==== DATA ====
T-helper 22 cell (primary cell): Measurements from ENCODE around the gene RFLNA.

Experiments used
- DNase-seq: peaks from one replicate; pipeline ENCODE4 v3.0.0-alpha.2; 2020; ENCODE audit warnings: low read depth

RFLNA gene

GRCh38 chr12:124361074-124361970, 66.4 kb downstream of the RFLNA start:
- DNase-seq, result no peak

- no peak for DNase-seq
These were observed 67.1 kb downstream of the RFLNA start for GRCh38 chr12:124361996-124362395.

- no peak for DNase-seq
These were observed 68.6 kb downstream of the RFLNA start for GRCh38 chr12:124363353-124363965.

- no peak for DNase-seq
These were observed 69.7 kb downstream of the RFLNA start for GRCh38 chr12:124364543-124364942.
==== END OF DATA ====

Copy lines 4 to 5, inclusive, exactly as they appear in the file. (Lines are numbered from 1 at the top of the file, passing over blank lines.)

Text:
RFLNA gene

GRCh38 chr12:124361074-124361970, 66.4 kb downstream of the RFLNA start: